Despite rumours to the contrary, the Garage scene seems to be in a very healthy position and some superb kits have been arriving via specialist dealers or directly from the online communities. With large models and 'studio-scale' really beginning to come through as a dominating force at -and let's be honest here - pretty reasonable prices in comparison to a few years ago, although the figure scene could do with a boost and the 1/6th market looks a little stark when compared to the small scale scene.
Well - that was 2010... what will 2011 have in store for us? ...Batman; Bond (finally; following bitter legal and financial wrangling at MGM); Star Trek 12 and a few surprises that I'm sure will have us all dipping into our wallets at some point. It's fair to say that our hobby is in the middle of a renaissance, regardless of being in the depths of a worldwide recession.
Time for a standard clichéd seasonal ending?...
Nah! Just enjoy it while it lasts.
... Cyanoacrylate - or superglue to you and me, Squire. Years ago it was simple for the hobbyist - it was Loctite Superglue 3 or nothing. Nowadays, however, there is a blistering array of product on the market. But, as with evrything, everyone has their own personal preference. Case in point: for years I used industrial types (OK, I could get them from work for nothing) then, one day a few years ago, and while visiting a local model shop where I had some of my models on display, the proprietor had a confession to make. He had dropped one of my models and broken it. He had repaired it, but didn't think he had done a good enough job for my exacting standards.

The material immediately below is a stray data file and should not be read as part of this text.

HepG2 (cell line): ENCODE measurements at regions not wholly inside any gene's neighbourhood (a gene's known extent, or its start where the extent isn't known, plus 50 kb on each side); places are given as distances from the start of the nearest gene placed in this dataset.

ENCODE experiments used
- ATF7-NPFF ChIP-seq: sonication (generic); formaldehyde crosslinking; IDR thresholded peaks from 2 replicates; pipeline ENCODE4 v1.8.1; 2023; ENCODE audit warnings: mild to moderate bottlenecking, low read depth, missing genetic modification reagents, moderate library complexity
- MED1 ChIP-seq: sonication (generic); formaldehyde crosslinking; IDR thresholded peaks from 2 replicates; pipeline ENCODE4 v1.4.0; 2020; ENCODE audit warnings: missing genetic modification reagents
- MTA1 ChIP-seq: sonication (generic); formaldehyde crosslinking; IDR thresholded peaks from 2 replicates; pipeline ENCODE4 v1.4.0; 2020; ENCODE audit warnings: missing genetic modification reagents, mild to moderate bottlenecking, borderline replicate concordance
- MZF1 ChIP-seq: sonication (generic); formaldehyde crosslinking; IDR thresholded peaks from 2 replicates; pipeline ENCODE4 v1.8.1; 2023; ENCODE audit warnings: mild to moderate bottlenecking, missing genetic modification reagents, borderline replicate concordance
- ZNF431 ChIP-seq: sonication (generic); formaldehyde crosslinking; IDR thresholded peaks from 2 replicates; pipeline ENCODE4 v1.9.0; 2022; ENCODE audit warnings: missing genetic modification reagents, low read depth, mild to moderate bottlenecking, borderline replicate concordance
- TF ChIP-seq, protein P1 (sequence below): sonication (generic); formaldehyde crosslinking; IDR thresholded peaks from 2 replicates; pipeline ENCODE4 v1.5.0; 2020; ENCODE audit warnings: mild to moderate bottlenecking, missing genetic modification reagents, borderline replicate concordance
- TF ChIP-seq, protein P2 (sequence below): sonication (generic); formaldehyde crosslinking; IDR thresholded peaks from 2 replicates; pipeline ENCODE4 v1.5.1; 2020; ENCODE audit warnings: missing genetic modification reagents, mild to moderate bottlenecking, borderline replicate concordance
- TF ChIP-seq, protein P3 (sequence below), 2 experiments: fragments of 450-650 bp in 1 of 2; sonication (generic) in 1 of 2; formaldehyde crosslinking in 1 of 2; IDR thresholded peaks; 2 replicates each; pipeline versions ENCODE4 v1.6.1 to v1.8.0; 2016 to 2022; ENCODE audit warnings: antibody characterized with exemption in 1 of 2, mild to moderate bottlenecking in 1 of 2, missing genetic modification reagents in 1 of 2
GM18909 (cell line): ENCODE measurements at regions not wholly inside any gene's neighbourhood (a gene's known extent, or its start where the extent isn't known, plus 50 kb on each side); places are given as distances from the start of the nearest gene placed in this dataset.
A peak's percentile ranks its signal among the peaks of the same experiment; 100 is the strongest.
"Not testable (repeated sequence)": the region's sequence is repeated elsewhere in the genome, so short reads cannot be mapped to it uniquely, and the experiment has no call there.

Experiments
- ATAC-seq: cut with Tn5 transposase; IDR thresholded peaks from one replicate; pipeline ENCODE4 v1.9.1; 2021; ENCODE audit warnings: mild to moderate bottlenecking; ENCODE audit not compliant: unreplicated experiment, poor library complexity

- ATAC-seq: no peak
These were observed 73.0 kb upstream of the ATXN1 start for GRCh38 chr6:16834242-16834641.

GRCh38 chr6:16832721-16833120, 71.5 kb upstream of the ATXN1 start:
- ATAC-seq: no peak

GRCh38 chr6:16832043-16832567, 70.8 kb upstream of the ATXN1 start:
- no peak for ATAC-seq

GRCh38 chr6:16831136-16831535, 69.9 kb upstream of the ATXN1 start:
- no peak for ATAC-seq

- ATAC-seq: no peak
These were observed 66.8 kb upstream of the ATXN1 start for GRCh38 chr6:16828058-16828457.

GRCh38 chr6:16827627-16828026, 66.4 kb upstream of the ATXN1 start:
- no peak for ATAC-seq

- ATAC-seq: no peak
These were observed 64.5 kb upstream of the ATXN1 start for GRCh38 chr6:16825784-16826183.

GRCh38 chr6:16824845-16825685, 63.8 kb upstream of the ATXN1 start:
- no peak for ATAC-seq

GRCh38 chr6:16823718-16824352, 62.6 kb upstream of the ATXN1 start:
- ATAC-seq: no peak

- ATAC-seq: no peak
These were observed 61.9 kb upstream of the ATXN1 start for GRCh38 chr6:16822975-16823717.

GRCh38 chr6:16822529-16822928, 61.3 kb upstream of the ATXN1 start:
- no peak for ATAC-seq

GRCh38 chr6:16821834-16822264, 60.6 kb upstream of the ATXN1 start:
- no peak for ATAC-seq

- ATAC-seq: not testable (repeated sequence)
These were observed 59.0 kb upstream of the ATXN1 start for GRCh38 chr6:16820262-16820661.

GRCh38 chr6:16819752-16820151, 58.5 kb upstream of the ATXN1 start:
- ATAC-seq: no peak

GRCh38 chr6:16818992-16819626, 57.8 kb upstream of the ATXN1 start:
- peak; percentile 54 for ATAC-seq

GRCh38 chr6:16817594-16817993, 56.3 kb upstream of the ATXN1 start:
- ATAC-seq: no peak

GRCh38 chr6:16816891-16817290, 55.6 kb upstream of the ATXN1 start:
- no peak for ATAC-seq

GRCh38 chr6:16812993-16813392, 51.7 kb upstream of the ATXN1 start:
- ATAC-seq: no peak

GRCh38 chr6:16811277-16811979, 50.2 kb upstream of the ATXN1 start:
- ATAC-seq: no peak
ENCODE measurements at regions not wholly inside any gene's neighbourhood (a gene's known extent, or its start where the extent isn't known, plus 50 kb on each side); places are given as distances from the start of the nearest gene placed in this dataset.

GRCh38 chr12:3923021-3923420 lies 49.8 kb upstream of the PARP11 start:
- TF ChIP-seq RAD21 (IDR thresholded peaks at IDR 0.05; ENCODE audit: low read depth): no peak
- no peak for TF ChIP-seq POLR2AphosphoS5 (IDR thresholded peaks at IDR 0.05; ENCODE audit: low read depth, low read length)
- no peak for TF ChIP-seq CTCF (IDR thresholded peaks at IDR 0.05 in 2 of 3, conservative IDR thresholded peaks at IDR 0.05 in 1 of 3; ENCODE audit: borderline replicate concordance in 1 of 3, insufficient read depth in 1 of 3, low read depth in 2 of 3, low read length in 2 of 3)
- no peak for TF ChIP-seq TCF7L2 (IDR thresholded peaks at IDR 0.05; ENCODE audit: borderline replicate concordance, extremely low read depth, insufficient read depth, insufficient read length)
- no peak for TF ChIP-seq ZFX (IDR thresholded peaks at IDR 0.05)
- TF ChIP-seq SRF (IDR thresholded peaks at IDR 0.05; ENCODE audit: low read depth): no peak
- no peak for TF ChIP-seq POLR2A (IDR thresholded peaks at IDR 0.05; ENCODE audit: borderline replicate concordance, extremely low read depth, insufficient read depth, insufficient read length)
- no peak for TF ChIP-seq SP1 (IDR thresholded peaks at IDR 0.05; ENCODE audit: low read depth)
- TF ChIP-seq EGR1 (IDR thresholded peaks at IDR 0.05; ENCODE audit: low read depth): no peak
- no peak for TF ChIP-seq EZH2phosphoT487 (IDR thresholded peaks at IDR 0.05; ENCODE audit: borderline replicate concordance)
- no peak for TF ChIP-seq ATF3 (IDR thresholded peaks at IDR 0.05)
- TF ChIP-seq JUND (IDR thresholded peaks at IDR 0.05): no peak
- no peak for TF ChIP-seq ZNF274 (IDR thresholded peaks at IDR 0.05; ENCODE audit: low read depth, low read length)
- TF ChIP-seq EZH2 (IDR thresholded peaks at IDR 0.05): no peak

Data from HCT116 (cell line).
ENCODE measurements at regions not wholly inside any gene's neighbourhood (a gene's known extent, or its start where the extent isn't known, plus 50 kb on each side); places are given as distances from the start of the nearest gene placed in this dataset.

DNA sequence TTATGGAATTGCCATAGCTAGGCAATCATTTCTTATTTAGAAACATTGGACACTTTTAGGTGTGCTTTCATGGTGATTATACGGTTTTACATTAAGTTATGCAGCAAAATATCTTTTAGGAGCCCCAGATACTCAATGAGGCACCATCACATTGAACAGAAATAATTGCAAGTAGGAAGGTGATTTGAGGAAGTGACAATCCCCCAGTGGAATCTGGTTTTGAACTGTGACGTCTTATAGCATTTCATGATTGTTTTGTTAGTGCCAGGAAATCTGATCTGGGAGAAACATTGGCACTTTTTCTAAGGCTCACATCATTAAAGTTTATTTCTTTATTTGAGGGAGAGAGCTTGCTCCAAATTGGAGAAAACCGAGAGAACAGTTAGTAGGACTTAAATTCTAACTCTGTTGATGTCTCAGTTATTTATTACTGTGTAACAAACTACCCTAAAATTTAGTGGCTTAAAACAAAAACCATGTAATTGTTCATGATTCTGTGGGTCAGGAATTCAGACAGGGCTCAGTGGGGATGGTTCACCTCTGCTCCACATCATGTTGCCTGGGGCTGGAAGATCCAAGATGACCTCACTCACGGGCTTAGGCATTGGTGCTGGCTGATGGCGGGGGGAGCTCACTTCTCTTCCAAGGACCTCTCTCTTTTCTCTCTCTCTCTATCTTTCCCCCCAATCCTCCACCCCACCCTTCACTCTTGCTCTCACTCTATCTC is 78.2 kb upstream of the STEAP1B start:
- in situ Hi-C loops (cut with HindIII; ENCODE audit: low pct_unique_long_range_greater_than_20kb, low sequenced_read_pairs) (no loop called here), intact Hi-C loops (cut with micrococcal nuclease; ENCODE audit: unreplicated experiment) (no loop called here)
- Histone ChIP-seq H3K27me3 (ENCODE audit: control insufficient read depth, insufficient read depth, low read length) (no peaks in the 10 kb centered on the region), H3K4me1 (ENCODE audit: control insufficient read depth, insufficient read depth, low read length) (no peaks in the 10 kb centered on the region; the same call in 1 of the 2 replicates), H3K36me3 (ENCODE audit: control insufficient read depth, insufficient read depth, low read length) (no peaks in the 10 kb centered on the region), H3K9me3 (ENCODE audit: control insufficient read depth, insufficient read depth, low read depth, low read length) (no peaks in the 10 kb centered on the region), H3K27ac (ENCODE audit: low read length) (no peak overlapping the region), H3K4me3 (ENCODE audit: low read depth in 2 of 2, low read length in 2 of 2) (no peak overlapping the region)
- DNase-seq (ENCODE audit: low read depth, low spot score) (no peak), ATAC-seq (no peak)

The repair, however, was perfect, whereas my industrial types always left a white powder mark around the joint. I asked what he had used. 'Grip superglue,' he replied. '£1:99 a bottle; Medium, Thick and Thin viscosities available.'
'I'll have one of each,' I said. I maintain to this day that, even though I did commission work through this shop, I always spent far more there than I earnt!
Grip served me well for many a year, before being discontinued and replaced by Vital - made by the same people who made Grip and a good replacement...
...Until this year. I usually go through a couple of tubes of each viscosity a year. So, while building the communications antennae array for my Nebulon A Frigate, a subtle mix of aluminium and brass peppered with kit bits, I automatically reached for the 'Medium' superglue (opened in April this year), popped off the cap... and nothing came out. In fact, the bottle had turned solid, and so had my 'Thick' bottle. The 'Thin', however, was unopened, so I opened it up. It simply wouldn't stick anything to anything without activator - and even then I had to back up the joins with epoxy before they fell apart. After an infuriating day's work I had accomplished little and made myself hoarse through expletives let out as the whole assembly distintegrated again and again and again!
So, it was off to town to buy some other type. But holy stickup, Batman - £6 to £7 for a tube of a rival type? I don't think so! I therefore bought another tube of Medium type Vital (£3.10 per bottle). And so far? So good... no problems at all.
So, what went wrong? I have no idea... dodgy batch, bad storage, Pluto in conjunction - who knows? But it just goes to show things happen and you just have to deal with it.
A holiday is good for the soul. A complete rest and relaxation from the daily grind - as well as a chance to reenergise the batteries. Not having the distraction of children, my wife and I always look forward to our summer breaks and usually come home with all sorts of paraphernalia bought from antique and 'knick-knack' shops from wherever we have visited. Of course, for me this means books (my second love next to modelling) and model-related bits and pieces.